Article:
Not because I don’t have any friends, but just because I think there’s a nice quite of peace in being alone sometimes.

Let me clarify.

Yesterday, as a result of the shootings at Dawson College (about which this blog post is not), some of the other buildings in the area were evacuated and closed down, including the nearby Atwater metro station. My route to the pool where I usually swim laps takes me through that station, and yesterday I passed through only a couple hours after it was reopened. In what is a relatively busy station, there were only three or four people on the platform. Coming from Guy-Concordia metro, at which about thirty people had gotten onto my car alone, it was a nice contrast.

I’ve had this feeling before.

I always liked the bus, in part because no matter where I was going, how late I was, or how much of a rush I was in, all that stress would just evaporate once I took my seat. When you take the bus all you do is take the bus. Another lovely tautology.

But of course this only happens when there’s lots going on in my life otherwise — there’s no appreciating an oasis in a rainforest. I love spending time with people, but every once in a while, for just enough time to take the bus from one place to another, it’s nice to just relax. Alone or not.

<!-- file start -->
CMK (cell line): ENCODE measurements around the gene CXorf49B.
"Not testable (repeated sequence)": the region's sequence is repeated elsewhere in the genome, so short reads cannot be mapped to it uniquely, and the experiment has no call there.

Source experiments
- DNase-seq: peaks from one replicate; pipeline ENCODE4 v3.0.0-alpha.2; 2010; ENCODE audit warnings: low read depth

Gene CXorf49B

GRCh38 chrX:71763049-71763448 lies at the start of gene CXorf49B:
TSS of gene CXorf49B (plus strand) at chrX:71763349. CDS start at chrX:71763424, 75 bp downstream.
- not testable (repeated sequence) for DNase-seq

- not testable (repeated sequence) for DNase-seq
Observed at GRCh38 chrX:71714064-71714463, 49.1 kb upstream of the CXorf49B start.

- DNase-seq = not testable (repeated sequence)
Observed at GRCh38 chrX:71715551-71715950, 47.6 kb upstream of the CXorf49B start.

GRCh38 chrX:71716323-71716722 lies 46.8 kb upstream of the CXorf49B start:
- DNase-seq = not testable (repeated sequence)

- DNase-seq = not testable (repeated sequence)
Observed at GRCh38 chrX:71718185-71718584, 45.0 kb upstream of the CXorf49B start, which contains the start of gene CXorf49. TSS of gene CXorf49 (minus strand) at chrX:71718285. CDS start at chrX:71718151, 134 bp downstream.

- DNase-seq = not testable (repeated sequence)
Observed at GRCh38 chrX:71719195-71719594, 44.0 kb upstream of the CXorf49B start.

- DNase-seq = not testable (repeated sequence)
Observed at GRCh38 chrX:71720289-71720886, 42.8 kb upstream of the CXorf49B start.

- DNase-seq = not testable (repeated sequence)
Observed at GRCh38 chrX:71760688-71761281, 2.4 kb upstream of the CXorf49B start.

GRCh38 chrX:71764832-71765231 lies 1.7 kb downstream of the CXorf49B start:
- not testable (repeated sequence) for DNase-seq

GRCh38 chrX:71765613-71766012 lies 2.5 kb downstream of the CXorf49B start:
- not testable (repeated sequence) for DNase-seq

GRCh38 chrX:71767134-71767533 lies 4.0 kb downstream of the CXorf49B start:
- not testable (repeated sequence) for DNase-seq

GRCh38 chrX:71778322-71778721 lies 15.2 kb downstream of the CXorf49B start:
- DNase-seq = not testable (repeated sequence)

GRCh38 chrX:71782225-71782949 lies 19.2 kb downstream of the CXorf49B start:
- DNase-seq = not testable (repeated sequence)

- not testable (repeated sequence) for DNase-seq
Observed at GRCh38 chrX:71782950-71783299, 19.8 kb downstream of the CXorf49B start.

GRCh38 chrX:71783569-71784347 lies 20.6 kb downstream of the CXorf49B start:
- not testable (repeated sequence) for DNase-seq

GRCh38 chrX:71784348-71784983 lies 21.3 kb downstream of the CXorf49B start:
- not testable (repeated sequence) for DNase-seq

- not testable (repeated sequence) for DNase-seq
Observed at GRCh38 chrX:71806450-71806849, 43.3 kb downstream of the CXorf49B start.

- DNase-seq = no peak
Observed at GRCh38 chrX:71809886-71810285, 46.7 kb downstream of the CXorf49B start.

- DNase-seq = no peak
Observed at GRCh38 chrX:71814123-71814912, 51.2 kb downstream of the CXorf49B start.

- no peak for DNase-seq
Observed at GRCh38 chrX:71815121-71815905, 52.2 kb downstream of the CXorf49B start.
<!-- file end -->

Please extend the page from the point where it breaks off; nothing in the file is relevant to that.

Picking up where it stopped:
Maybe I’m just depressed. Depressed people say things like that.

Don’t worry, I’m not, but I do realise that that’s how I sound.

Random FAQ Comments (1)

One Response to “I guess I’m a bit of a loner”

  1. Curtis says:

    I googled “I’m a bit of a loner” and came across your site. I was dreaming of interviewing for a job as a firefighter, and gradually woke up. I’m not much of a conversationalist, often, especially in certain situations. And I think that a firefighter might need to have certain social skills suitable for living in a station.
    All this is somewhat irrevelent anyway, because I’m 51 years old, have been working in the same job (Water Meter Reader/Inspector) for most of the past 21 years, and am not actively seeking a career change.
    But I look at my four-year-old son and think about what direction he might choose, and how he interacts with friends.

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